Kansas is often considered to be ground zero for the 1918 pandemic.
In late January and early February of 1918, a local physician in haskell County noticed a rash of severe influenza cases. Although the physician had seen many cases of influenza throughout his career, these cases were extraordinary. Influenza, usually a mild disease, had suddenly become a killer. Over the course of the next two months, influenza ran rampant through Haskell County, cutting a swath among the county's residents.
At the time, few public health experts viewed influenza as a threat and local physicians were not required to report outbreaks to the federal, or even state, authorities. However, this outbreak was so unusual that the local physician contacted the Public Health Service, sending them a report on the epidemic in his community. Back in Washington, PHS officers viewed the outbreak as unusual enough to merit a mention in the Service's weekly report on public health in the United States and abroad. But because they were preoccupied with epidemics of more severe diseases, the Public Health Service did not send any officers to Kansas to investigate the outbreak.
By mid-March, the outbreak appeared to have run its course. Certainly, it had disappeared from Haskell County.
That spring, a few medical journals published articles on the outbreak, but outside of these articles there was no real discussion of the outbreak or what it might mean.
|Camp Funston, Kansas . [Credit: The Library of Congress] |
Because the country was at war, farm boys from isolated communities such as Haskell County were on the move. During the spring, a soldier from Haskell County probably brought this new and virulent form of inluenza to Camp Funston, a military camp in Kansas. By mid-March, Camp Funston was in the throes of an influenza epidemic. More than eleven hundred soldiers stations there were ill with influenza; thirty-eight of these men died at Funston that spring. These deaths were highly unusual. However, the death rate in March was lower than the death rate which would characterize influenza in the fall.
Despite this early and highly severe outbreak, state officials in Kansas were not especially vigilant at monitoring influenza rates during the spring and summer of 1918.
Wehn the disease re-emerged in the fall of 1918, Kansas failed to provide the Public Health Service with a report, although they were required to do so on September 27th. On October 4th, state officials simply informed the Public Health Service that "cases have been reported from a number of places in the State." A week later, state officials provided more detail, saying that "one thousand three hundred and twenty five cases were reported" during the first week of October. As state officials were often too overwhelmed to keep accurate records, this was proabbly an under-estimate of the number of cases in the state at that time.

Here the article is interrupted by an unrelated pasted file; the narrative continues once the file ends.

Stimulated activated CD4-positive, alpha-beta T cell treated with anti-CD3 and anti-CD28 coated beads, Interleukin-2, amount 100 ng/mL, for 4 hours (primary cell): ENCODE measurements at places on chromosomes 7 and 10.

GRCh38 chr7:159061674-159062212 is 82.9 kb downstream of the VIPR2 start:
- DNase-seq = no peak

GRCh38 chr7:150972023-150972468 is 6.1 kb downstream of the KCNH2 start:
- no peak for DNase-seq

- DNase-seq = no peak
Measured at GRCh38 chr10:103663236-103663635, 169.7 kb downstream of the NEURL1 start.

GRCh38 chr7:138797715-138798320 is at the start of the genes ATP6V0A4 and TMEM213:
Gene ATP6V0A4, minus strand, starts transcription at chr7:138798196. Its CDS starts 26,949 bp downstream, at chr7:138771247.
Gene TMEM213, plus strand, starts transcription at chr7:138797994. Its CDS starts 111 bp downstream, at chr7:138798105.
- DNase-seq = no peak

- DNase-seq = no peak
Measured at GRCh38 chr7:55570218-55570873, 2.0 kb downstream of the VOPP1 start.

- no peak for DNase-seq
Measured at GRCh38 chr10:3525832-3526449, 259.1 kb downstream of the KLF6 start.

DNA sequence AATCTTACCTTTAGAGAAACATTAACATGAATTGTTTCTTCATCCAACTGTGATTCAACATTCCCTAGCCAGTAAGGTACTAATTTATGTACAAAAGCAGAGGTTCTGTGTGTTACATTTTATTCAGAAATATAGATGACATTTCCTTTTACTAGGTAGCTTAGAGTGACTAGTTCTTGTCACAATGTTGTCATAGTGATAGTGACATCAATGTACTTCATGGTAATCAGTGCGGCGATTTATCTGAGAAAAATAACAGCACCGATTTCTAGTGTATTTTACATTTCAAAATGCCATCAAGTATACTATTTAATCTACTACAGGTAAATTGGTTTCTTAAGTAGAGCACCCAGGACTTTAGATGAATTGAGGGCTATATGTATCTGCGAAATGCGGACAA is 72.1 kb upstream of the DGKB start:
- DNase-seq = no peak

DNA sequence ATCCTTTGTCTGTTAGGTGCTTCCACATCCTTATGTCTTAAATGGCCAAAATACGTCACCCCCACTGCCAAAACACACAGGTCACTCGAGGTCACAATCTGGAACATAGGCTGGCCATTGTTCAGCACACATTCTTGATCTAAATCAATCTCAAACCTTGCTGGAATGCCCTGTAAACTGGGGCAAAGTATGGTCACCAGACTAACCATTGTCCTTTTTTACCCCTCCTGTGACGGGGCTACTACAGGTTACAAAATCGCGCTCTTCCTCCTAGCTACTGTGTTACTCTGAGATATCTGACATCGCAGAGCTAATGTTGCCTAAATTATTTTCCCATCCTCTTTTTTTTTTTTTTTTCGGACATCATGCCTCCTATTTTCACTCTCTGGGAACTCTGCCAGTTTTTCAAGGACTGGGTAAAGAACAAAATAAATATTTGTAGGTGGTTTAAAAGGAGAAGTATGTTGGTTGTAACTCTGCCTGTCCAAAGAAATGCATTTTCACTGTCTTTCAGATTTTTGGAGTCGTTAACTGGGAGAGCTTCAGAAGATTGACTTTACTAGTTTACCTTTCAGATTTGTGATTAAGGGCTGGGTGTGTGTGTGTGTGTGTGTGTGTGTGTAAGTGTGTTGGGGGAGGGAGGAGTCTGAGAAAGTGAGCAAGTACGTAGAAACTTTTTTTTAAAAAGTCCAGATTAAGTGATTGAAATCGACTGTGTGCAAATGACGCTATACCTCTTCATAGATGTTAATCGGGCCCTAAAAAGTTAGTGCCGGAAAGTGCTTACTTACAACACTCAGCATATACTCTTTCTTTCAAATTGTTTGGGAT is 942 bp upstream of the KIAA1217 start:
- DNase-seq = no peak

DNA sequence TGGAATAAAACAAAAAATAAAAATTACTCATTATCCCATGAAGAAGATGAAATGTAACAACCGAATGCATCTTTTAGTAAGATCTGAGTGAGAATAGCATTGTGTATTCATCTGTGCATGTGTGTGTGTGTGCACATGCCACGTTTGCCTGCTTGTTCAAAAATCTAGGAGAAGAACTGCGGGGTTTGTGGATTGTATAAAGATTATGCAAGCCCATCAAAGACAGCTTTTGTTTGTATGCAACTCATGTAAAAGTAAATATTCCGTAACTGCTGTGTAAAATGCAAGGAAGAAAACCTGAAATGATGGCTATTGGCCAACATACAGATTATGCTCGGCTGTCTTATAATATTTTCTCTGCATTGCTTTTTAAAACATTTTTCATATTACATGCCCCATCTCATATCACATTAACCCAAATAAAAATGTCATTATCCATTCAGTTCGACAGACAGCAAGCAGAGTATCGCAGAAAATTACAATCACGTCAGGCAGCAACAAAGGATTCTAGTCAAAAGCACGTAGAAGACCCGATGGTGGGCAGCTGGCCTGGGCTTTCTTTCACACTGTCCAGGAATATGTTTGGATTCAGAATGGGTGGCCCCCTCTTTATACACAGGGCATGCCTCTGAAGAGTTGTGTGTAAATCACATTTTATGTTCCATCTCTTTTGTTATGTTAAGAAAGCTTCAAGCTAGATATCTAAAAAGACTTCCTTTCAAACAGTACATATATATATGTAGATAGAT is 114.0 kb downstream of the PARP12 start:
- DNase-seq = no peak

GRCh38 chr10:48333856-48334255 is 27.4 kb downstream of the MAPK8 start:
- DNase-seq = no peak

By mid-October, authorities noted with some concern that "cases in Kansas are increasing." By late October, over 26,800 cases of influenza had been reported since the outbreak began in September. Influenza rates continued to climb even higher while deaths mounted.
Finally, in early November, officials provided an optimistic report: "with a few exceptions in the large industrial centers, all communities...have reported an abatement, both in the severity and number of cases."
At Camp Funston, a soldier described the situation during the late fall in a letter. "We are here," he said, "held up because 'influenza' or some such a name, is in camp. It is some such a thing as pneumonia, and they seem to think it is pretty bad. It is at least bad enough to beat us out of our passes. For our commander promised us every one a very short pass home before the 15th of next month. But as there are so many cases of the disease in camp now, I expect to make my home in Funston for some time. He says that we may all go home before we leave here, for a short pass." A week later, the same soldier noted that "Lots of them go to the base hospital every day and quite a number of them are 'checking in'." He estimated that there were between 6,000 and 7,000 cases in the camp. The situation slowly improved after that.
In Topeka, as elsewhere, hospitals overflowed with influenza patients and several emergency hospitals were opened. These included hospitals at the Garfield School and the Reid Hotel. Two infirmaries linked to Washburn College were opened and the gym became "an observation hospital."
The Secretary of the Kansas State Board of Health took swift action in an attempt to contain the disease. Schools, churches and theaters were closed while homes with ill patients were quarantined. In stores, customers were to be provided with 100 square feet to limit close contact and the number of passengers allowed on streetcars was limited for the same reason.
The disease peaked in the state during the late fall. It remained prevalent thoughout the state during the winter and spring of 1919.